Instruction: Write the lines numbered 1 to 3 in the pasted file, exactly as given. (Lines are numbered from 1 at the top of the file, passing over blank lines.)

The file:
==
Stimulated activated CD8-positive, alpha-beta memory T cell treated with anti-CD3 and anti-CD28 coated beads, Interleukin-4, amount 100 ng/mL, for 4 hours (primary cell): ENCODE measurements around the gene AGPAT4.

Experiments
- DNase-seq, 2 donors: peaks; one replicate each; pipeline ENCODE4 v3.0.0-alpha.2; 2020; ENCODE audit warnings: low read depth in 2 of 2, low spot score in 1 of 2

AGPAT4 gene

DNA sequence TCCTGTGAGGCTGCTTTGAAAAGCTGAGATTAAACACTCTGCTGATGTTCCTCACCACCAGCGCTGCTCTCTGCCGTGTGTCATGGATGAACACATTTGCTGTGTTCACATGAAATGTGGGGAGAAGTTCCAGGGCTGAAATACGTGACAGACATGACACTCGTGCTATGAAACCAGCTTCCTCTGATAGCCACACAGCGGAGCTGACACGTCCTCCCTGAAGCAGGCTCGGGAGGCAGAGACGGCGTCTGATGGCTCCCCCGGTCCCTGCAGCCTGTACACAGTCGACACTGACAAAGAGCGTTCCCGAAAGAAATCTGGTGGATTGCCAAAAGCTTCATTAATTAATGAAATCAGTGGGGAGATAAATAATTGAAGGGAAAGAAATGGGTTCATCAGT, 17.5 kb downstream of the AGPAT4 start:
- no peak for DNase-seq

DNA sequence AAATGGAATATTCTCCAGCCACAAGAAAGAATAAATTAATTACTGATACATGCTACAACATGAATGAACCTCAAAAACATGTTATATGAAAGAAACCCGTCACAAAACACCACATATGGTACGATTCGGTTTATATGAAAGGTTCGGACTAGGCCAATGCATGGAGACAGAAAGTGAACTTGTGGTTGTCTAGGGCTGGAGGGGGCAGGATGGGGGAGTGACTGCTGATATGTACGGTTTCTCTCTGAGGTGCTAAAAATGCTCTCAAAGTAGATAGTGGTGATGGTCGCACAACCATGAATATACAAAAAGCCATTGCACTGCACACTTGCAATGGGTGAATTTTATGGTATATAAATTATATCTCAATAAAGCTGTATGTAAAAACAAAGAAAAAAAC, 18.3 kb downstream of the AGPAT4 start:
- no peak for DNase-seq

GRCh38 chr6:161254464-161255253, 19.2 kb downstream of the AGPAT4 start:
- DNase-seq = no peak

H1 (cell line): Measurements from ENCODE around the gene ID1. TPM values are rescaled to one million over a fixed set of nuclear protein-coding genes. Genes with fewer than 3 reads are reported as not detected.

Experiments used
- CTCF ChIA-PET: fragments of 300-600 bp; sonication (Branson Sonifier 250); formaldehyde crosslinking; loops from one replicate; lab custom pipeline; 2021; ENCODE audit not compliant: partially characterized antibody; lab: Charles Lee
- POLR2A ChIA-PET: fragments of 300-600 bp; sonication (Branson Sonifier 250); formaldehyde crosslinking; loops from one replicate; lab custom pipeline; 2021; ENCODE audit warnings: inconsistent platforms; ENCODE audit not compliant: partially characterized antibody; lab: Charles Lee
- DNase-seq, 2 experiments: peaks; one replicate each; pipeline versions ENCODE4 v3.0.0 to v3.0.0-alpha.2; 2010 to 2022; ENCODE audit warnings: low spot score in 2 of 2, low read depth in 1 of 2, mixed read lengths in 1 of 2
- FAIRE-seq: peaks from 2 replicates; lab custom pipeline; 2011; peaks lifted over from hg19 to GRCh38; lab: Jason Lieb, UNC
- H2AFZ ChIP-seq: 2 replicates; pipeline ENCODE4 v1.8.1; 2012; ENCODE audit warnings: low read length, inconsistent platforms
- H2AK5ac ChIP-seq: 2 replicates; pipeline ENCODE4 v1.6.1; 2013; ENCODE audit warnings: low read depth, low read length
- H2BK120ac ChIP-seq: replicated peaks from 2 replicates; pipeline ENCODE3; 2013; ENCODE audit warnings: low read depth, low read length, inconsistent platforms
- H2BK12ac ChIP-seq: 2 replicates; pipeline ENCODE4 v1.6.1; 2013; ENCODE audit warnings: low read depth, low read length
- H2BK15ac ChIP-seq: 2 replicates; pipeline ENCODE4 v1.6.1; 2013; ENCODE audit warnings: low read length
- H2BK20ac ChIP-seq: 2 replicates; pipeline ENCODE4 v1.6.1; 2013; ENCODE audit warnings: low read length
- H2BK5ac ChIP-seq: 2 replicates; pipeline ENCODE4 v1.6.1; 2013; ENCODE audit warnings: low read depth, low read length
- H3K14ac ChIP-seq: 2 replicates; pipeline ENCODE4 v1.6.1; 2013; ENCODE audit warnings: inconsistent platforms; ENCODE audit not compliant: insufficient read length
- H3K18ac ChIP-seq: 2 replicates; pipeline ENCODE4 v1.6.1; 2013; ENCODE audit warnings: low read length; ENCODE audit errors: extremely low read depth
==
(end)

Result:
Stimulated activated CD8-positive, alpha-beta memory T cell treated with anti-CD3 and anti-CD28 coated beads, Interleukin-4, amount 100 ng/mL, for 4 hours (primary cell): ENCODE measurements around the gene AGPAT4.

Experiments
- DNase-seq, 2 donors: peaks; one replicate each; pipeline ENCODE4 v3.0.0-alpha.2; 2020; ENCODE audit warnings: low read depth in 2 of 2, low spot score in 1 of 2